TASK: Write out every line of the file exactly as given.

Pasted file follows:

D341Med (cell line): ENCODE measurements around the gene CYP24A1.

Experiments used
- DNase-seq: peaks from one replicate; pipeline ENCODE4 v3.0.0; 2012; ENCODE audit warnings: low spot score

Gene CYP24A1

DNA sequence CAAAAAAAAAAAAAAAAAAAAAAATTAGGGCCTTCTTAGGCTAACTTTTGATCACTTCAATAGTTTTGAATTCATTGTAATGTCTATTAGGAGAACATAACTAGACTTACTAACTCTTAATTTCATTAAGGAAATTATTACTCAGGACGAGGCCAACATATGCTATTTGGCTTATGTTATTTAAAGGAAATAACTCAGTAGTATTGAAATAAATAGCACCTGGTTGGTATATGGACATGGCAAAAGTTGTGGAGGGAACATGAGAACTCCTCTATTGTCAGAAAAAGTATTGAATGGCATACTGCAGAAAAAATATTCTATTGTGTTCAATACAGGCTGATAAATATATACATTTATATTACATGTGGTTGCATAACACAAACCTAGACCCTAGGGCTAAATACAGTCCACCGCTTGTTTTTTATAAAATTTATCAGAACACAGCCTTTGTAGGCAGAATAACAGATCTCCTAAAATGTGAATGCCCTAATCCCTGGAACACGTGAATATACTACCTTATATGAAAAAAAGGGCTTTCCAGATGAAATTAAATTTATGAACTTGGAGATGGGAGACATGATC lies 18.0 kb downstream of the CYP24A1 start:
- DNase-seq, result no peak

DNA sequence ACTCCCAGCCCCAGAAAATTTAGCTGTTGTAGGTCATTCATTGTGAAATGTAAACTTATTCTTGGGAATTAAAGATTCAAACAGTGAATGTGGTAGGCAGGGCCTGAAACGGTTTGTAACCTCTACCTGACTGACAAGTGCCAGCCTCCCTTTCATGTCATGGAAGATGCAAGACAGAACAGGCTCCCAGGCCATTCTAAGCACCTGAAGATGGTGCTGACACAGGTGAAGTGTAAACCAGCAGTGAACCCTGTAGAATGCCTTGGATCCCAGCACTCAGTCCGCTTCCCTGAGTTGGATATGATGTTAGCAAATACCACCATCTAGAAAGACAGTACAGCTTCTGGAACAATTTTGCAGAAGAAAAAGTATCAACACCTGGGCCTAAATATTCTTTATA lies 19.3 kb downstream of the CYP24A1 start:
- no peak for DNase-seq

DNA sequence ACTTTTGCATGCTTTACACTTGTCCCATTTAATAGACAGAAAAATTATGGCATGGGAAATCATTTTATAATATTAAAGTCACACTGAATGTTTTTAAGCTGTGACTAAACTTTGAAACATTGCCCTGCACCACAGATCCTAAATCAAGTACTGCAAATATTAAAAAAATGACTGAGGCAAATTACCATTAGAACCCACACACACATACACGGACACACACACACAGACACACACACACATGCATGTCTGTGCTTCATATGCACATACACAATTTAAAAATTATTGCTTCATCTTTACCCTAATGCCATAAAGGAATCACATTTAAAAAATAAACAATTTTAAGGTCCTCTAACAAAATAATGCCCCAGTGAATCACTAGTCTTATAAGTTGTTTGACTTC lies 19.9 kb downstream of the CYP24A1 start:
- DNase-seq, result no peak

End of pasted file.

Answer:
D341Med (cell line): ENCODE measurements around the gene CYP24A1.

Experiments used
- DNase-seq: peaks from one replicate; pipeline ENCODE4 v3.0.0; 2012; ENCODE audit warnings: low spot score

Gene CYP24A1

DNA sequence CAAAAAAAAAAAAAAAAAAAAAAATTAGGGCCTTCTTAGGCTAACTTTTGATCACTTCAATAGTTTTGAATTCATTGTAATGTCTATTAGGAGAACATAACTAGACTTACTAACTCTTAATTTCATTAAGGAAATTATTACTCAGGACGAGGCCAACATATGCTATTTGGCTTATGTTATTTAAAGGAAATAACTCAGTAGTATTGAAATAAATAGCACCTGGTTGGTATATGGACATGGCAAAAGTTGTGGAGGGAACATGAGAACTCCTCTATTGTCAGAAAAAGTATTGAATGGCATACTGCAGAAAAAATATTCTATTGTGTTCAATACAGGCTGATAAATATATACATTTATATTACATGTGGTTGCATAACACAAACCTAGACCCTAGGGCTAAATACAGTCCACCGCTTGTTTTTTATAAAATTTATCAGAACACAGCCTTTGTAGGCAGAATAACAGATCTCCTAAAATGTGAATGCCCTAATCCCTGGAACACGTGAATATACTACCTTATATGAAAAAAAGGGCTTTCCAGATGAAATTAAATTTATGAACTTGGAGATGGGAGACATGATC lies 18.0 kb downstream of the CYP24A1 start:
- DNase-seq, result no peak

DNA sequence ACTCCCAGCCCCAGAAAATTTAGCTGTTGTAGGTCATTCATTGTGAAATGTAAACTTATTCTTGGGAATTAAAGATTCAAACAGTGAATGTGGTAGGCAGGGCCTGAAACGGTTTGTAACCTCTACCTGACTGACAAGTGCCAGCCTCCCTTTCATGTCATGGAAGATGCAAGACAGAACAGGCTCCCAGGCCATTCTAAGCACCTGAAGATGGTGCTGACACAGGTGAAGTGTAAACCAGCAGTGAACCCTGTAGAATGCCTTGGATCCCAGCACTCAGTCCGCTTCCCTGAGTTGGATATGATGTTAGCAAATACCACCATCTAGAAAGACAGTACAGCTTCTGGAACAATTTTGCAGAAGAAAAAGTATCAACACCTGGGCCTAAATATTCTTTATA lies 19.3 kb downstream of the CYP24A1 start:
- no peak for DNase-seq

DNA sequence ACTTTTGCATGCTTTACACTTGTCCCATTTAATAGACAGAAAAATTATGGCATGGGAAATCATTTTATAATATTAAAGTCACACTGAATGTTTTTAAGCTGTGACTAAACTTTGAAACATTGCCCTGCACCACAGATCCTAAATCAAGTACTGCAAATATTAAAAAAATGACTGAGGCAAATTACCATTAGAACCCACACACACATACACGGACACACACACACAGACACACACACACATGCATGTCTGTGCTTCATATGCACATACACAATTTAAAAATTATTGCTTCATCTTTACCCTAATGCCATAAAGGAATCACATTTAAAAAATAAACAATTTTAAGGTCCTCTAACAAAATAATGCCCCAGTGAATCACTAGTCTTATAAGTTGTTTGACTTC lies 19.9 kb downstream of the CYP24A1 start:
- DNase-seq, result no peak